The disappointment from the latest set of lung cancer data unveiled by Genentech from a study on Avastin has been compounded by a MorganStanley report which claims that the blockbuster could be facing some serious competition in that indication from ImClone’s Erbitux.

Genenetech provided an update on results from a Roche-sponsored Phase III study of Avastin (bevacizumab), called AVAiL, which confirmed that the drug in combination with chemotherapy (in this case gemcitabine) improved progression-free survival in patients with advanced non-small cell lung cancer (NSCLC) compared with chemotherapy alone. However it also revealed that Avastin did not prolong overall survival.

Genentech reiterated that Avastin was recently granted accelerated approval by the US Food and Drug Administration for NSCLC in combination with another chemotherapy, paclitaxel. However the data was overshadowed by a claim from Morgan Stanley that a second late-stage trial –BMS-099 – of a rival treatment, ImClone’s Erbitux (cetuximab), shows that the drug does prolong survival in lung cancer patients.

The claim was made by analyst Andrew Baum in a note to clients about Erbitux, which is sold in the USA by Bristol-Myers Squibb and in Europe by Merck KGaA, who cited an unidentified but “reliable public source”. This would mean that Erbitux has two Phase III trials with proven survival benefit compared with only one for Avastin.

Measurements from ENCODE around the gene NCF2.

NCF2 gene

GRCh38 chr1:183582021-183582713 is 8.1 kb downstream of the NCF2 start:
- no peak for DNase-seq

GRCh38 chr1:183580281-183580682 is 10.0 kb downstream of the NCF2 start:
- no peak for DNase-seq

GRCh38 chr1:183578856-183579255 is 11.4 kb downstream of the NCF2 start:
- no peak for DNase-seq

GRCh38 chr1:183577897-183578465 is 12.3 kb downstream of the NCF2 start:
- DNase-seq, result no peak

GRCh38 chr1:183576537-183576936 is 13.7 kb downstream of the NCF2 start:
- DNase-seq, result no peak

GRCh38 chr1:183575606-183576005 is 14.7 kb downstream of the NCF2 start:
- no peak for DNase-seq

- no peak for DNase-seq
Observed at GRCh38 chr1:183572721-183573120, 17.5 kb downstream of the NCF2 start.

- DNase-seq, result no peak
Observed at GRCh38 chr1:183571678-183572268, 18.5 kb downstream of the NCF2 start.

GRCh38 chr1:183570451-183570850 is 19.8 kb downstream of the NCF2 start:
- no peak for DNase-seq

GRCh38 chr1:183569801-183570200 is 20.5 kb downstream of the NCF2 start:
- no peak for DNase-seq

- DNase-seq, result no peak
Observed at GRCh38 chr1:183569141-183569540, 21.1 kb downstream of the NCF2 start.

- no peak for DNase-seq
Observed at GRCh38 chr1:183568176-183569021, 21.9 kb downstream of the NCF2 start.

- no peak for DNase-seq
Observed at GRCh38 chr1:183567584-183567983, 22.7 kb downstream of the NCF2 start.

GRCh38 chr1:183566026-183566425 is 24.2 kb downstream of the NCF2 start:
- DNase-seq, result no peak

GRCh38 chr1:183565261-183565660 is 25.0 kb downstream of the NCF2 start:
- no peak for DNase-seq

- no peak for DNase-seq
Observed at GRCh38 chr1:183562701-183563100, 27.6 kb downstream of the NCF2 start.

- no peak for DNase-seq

The Morgan Stanley claim caused great excitement among analysts and Citigroup analyst Yaron Werber said in a note to investors that this is a positive for Erbitux “since it suggests that Avastin is not as effective as was originally thought and reinforces that not everyone can benefit” from the drug.

Last September Merck unveiled initial data from its FLEX study, using Erbitux in combination with platinum-based chemotherapy (vinorelbine plus cisplatin) met its primary endpoint of increasing overall survival compared with chemotherapy alone in patients with advanced (stages IIIb or IV) NSCLC. Detailed results are expected to be presented at the American Society of Clinical Oncology annual meeting at the end of May in Chicago.